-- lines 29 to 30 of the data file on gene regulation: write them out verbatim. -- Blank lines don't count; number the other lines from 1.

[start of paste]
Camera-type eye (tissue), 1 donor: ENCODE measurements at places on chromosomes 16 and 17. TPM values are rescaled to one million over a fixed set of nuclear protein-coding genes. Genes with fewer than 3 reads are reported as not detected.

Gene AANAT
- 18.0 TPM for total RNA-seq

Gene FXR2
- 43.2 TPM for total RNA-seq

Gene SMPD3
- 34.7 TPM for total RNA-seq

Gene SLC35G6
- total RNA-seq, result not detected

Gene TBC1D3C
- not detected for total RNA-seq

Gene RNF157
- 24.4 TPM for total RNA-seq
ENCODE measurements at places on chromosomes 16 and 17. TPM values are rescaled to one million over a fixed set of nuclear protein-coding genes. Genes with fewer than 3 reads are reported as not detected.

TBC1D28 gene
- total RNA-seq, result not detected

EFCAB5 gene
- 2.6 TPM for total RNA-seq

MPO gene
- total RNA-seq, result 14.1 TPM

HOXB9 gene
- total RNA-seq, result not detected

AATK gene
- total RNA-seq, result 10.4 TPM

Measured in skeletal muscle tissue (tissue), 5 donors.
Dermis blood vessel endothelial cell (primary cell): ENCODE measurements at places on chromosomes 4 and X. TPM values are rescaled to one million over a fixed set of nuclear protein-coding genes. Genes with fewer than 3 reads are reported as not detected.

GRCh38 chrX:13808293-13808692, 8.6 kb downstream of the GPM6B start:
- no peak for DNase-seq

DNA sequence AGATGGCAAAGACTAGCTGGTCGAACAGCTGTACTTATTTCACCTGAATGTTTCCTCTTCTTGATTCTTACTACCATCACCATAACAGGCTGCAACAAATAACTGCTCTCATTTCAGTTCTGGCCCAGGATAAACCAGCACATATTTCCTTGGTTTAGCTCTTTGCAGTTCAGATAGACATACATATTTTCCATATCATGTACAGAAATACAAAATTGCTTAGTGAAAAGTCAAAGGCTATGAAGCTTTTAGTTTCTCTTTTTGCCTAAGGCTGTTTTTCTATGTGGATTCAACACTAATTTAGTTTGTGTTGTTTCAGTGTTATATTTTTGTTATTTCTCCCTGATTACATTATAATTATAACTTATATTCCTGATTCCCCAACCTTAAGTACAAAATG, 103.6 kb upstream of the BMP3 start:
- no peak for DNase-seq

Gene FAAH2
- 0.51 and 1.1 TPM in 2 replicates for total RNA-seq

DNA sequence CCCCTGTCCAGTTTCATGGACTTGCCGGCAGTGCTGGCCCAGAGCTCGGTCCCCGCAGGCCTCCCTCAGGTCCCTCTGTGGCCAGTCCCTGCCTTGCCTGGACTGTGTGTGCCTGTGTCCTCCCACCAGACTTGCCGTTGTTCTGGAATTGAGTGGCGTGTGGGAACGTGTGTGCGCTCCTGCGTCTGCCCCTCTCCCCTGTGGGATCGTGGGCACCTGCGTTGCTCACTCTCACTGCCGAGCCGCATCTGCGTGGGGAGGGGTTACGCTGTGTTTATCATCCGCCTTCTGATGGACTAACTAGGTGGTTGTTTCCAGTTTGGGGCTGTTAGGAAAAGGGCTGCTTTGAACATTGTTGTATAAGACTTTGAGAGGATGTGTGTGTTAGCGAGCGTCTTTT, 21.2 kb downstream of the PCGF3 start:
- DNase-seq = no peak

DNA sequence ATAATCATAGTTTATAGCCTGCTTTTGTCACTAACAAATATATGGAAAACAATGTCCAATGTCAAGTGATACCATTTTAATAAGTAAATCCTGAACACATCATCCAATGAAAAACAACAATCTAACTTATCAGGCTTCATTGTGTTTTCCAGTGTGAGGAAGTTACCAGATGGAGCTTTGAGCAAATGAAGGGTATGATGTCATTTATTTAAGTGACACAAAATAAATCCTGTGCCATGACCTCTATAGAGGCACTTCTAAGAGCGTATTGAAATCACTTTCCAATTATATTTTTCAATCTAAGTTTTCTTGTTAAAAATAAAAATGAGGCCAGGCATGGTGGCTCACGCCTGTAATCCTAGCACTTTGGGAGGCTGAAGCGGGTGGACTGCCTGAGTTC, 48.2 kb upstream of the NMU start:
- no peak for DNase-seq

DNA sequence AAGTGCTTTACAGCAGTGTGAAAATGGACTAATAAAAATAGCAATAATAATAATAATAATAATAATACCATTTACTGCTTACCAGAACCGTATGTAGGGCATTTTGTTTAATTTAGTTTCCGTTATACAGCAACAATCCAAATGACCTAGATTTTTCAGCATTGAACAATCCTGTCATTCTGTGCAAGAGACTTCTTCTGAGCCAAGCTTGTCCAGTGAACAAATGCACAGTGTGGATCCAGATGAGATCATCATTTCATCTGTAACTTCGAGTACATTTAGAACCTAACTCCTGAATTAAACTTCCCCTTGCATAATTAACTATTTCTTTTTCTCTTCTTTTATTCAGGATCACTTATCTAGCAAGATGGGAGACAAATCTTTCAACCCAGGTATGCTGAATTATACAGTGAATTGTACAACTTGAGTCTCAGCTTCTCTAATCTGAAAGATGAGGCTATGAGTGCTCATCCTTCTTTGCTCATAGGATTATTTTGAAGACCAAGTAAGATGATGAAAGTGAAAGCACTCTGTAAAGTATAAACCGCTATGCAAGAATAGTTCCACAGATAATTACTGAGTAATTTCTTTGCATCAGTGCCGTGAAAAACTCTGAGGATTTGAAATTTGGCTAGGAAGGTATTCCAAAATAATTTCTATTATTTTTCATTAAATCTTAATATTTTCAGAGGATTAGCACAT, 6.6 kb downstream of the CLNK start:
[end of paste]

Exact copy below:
DNA sequence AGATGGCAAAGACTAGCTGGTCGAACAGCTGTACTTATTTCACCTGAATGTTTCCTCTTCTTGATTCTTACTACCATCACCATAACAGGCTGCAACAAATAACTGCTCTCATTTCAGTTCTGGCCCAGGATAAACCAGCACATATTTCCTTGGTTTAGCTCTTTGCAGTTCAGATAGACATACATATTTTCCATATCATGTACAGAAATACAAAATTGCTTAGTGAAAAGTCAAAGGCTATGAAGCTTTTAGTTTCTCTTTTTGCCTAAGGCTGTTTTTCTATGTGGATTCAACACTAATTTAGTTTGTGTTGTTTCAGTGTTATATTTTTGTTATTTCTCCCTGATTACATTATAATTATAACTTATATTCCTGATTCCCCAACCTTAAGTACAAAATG, 103.6 kb upstream of the BMP3 start:
- no peak for DNase-seq